According to the French wine laws, there are four possible ranks or categories which a wine can fall into. You can determine the ranking for a French wine by looking on the label for the designation that it has. The four designated tiers are as follows, from the highest rank to the lowest:
- Appellation d’Origine Controlee (AOC) or shortened to Appellation Controlee (AC):
This is France’s highest rank for wine. On the label the place of origin will usually appear between the two French words, e.g. Appellation Bordeaux Controlee.
- Vin Delimite de Qualite Superieure (VDQS):
This is the smallest category for ranking wines, and is usually a temporary rank for wines that can potentially move up to the highest category. On the label the term will appear directly below the name of the wine.
- Vin de Pays:
This category has the meaning of being a country wine. On the label this term is always followed by a place of origin, such as Vin de Pays Pommard. This indicates where the grapes were grown. This category is somewhat similar to the regions that make up the American Viticulture Areas.
- Vin de Table:
The grapes in this category can come from anywhere in France, and there are very few regulations for this ranking. By law these wines cannot indicate a grape variety or vintage. The wines that fall into this category are usually consumed locally.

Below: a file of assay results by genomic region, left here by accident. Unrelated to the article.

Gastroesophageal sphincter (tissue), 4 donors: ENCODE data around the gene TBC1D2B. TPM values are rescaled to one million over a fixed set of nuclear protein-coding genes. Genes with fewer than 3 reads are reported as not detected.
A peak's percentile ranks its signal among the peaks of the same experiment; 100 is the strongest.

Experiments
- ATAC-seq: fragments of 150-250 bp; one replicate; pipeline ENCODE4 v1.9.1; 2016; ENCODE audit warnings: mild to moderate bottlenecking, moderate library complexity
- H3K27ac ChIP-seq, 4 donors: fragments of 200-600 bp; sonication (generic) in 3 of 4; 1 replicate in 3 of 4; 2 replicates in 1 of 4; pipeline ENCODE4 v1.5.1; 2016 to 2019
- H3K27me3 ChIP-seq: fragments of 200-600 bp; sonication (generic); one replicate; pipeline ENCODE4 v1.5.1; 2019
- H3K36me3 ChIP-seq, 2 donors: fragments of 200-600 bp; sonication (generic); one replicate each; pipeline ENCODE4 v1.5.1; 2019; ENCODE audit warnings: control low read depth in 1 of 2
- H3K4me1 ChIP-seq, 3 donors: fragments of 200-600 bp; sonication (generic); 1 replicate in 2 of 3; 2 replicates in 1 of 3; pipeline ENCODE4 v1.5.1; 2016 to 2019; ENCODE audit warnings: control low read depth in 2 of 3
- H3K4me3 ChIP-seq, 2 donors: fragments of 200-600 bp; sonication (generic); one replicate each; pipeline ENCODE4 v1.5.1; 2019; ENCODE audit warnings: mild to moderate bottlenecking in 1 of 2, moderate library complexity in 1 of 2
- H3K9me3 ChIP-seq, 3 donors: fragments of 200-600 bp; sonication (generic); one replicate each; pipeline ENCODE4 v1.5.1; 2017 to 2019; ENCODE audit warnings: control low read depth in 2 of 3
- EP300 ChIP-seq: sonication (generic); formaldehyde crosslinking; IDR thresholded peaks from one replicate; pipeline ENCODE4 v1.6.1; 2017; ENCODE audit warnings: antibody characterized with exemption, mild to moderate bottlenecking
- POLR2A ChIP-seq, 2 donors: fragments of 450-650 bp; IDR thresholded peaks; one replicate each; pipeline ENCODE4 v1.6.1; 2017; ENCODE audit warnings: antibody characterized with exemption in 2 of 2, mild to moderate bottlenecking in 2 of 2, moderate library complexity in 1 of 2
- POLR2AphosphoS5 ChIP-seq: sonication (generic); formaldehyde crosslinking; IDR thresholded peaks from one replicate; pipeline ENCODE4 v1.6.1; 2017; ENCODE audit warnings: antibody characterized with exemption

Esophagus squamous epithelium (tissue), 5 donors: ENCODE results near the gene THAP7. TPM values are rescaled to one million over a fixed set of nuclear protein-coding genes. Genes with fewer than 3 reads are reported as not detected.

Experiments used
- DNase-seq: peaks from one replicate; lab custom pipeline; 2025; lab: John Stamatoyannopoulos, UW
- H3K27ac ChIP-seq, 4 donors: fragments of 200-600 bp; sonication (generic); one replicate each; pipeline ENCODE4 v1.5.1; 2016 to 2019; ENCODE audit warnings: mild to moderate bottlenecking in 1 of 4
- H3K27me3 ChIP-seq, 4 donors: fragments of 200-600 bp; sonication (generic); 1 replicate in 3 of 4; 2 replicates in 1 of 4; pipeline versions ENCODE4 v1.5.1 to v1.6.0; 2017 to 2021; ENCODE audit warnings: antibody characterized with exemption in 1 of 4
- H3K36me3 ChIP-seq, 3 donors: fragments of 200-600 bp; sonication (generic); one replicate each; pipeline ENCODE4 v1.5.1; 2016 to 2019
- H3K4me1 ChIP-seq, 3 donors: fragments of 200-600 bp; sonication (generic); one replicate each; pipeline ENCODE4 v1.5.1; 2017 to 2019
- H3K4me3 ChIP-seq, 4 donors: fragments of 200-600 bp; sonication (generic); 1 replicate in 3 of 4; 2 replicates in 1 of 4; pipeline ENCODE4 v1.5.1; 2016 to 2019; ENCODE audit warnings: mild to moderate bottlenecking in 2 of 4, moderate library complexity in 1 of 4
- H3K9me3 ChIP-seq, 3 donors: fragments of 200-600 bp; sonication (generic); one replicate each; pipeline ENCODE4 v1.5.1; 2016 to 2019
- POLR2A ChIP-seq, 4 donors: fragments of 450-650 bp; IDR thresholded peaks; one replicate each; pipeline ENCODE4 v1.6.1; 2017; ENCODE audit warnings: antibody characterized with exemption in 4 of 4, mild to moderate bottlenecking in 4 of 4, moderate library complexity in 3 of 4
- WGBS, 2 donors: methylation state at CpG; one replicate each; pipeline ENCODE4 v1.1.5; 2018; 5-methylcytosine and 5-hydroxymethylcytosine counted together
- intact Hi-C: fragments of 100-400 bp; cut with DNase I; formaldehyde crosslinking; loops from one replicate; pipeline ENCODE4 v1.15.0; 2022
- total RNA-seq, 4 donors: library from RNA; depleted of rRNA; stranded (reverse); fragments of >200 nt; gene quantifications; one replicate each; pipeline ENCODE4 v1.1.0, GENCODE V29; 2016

The wine ranking system that France has instituted is now the model for the European Union wine laws. The term Superieur or Superieure may also be added to the names of some general AOC wines. This designation basically requires a higher minimum alcohol level, usually one point higher than the basic designation.
Unless you are an expert in French geography, understanding a French wine label can be difficult. Hopefully some of the information that I have blogged about in the last three blogs will be a help to you in choosing a bottle of French wine.